Special Term dismissed the fourth amended complaint in this case as insufficient, but granted leave to serve a fifth amended complaint.
In substance, the complaint alleges that the Republic of Haiti gave to Haitian Cement and Lime Manufacturing Corporation the exclusive concession to build and operate certain cement plants in that country. Haitian then contracted to have Caribbean Construction Corporation build one of its plants. Caribbean in turn subcontracted separately with plaintiff, an engineer, and defendant corporation to have each of them furnish certain specified labor, material and supplies.
Plaintiff then alleges that defendant corporation, with full knowledge of the agreements between the parties, caused the subcontract between plaintiff and Caribbean to be terminated and cancelled, by means of a labyrinthine process whereby defendant obtained control of Haitian, caused it to give up its concession with Haiti and unlawfully to cancel its agreement with Caribbean. It is asserted that this was done so that defendant and its affiliated company could obtain the exclusive concession to build the cement plants in Haiti, and to deprive plaintiff of the benefit of its subcontract, so that the defendant could divert all the profits to itself.
Plaintiff, however, does not allege the necessary ultimate facts to support his claim. Perhaps the difficulty lies in the fact that he is trying to sustain the one cause of action he pleads on two different and utterly irreconcilable theories. He argues that the complaint alleges sufficiently both a "prima facie" tort and a tort of wrongful interference with contract.
Under no circumstances, upon such facts as he has alleged, will plaintiff be able to plead a sufficient cause of action based on "prima facie" tort. "The remedy [of prima facie tort] is invoked when the intention to harm, as distinguished from the intention merely to commit the act, is present, has motivated the action, and has caused the injury to plaintiff, all without excuse or justification." (Ruza v. Ruza, 286 App. Div. 767, 769; see, also, Advance Music Corp. v. American Tobacco Co., 296 N.Y. 79;
It is clear from this and similar allegations that the primary objective of defendant was to take over the potentially profitable work to be performed under plaintiff's contract. If this were defendant's purpose, and we may draw no other inference, it did not constitute the malicious and unjustifiable attempt to injure plaintiff that is an essential ingredient in an action for "prima facie" tort. Intent to bypass, circumvent, or to destroy plaintiff's contract there may have been; but if carried out by lawful means, motivated chiefly by a desire to make profits, there is no actionable wrong, even though there is a callous disregard of the incidental injury to plaintiff which would necessarily follow. Defendant's self-interest negatives malice, even though the means employed might be of questionable morality and ethical validity. Competition as such, no matter how vigorous or even ruthless, is not a tort at common law.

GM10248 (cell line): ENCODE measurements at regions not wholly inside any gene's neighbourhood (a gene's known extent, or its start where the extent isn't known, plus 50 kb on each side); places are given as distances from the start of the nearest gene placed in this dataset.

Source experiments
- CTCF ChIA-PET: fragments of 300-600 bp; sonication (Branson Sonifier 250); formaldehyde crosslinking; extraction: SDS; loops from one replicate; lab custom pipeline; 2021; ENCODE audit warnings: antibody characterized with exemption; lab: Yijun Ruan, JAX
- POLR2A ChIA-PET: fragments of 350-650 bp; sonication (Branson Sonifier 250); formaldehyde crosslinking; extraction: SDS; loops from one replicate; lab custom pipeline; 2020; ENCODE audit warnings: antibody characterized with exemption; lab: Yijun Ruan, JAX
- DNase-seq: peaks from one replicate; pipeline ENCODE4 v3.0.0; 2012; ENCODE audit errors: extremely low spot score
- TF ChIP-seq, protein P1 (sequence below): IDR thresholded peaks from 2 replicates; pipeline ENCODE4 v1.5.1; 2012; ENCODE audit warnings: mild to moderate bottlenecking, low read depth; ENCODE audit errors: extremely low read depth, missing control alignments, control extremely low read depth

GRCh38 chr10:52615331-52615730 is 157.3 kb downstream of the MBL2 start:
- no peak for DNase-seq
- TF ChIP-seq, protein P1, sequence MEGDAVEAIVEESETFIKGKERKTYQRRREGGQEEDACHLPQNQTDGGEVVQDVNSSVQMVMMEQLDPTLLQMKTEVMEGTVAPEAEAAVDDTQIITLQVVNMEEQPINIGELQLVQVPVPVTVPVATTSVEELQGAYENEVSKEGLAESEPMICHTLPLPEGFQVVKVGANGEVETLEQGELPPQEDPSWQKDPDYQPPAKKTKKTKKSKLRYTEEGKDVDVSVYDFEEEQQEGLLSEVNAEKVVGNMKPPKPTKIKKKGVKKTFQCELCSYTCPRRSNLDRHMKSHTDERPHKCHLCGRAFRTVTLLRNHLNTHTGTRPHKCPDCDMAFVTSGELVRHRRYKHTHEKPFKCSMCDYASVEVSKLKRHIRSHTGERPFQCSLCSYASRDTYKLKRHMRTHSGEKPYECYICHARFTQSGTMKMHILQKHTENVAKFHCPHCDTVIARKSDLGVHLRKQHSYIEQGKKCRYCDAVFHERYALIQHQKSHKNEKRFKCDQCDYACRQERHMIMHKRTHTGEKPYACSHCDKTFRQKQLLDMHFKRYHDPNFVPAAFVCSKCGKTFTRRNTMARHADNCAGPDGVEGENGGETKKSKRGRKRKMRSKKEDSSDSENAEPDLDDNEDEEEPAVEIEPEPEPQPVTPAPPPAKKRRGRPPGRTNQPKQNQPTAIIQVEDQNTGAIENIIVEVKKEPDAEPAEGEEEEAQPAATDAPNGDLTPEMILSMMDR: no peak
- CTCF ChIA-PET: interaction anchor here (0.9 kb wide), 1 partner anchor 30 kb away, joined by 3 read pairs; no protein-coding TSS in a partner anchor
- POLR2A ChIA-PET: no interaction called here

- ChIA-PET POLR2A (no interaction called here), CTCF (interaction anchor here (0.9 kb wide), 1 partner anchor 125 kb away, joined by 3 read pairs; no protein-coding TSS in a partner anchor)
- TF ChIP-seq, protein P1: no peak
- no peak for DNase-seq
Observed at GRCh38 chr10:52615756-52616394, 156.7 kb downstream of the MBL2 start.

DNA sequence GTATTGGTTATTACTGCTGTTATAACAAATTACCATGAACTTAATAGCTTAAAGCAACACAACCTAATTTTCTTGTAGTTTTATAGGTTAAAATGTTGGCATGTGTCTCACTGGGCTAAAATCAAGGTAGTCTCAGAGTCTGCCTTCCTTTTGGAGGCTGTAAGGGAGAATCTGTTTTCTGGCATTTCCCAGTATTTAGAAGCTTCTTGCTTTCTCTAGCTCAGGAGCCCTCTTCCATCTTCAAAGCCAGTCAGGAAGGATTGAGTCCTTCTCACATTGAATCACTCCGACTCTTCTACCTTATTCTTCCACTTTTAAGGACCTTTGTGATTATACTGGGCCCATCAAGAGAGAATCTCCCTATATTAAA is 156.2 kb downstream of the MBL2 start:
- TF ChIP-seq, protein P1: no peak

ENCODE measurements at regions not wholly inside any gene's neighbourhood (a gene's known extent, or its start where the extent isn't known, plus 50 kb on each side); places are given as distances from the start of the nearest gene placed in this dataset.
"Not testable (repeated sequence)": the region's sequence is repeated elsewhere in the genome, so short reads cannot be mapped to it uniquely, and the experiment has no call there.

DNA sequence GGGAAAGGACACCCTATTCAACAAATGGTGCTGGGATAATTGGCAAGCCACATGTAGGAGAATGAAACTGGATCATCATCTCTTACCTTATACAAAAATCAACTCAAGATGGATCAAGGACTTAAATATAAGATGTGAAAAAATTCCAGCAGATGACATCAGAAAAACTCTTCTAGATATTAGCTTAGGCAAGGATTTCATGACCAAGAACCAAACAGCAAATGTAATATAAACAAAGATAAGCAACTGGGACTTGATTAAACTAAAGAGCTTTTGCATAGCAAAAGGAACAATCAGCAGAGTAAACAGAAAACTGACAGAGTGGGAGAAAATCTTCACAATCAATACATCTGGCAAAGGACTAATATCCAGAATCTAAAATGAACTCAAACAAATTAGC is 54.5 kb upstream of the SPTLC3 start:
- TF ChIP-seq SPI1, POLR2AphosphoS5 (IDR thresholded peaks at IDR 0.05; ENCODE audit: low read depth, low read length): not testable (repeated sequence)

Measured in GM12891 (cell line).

On the other hand, if defendant used unlawful means, it may be that it could be held in damages for committing the tort of unlawful interference with plaintiff's contract. "It is a wrongful act, done intentionally, without just cause or excuse, and from this a malicious motive is to be inferred. This does not necessarily mean actual malice or ill-will * * *. The action is predicated not on the intent to injure, but on the intentional interference, without justification, with A's contractual rights, with knowledge thereof. It is a legal wrong and one who commits it, if damage be sustained, must answer therefor." (Campbell v. Gates, 236 N.Y. 457, 460.) Self-interest may be the legal justification which negatives intent to injure, but of course it cannot afford legal justification for the intent to interfere with a contract by unlawful means. Defendant, it is alleged, knowingly and intentionally accomplished the destruction of plaintiff's tributary contract by wrongfully inducing a breach of the source contract. There results just as effective an interference with plaintiff's contract rights as though the initial move had been directed at plaintiff's own contract. The circuity of defendant's actions will not relieve it of responsibility for its tortious misconduct.
But there is no point to further detailing deficiencies in the complaint. Plaintiff must recite in nonconclusory language facts establishing all the elements of a wrongful and intentional interference with his contractual rights (Lamb v. Cheney & Son, 227 N.Y. 418; Hornstein v. Podwitz, 254 N.Y. 443; Goodman Bros. v. Ashton, 211 App. Div. 769). As was said in a somewhat analogous situation, "the complaint is plentifully besprinkled with allegations that defendants did certain things `wrongfully and maliciously,' but these amount to nothing more than the pleader's conclusions from unalleged facts." (De Jong v. Behrman Co., 148 App. Div. 37, 40.)
Since plaintiff's failure to plead a good cause of action for wrongful interference with contract may be due to his attempt to blend it with an action for prima facie tort, we are loath to disturb the exercise of discretion by Special Term in granting leave to serve a fifth amended complaint. The order, therefore, should be affirmed, with costs to defendant.
Order unanimously affirmed, with $20 costs and disbursements to the defendant.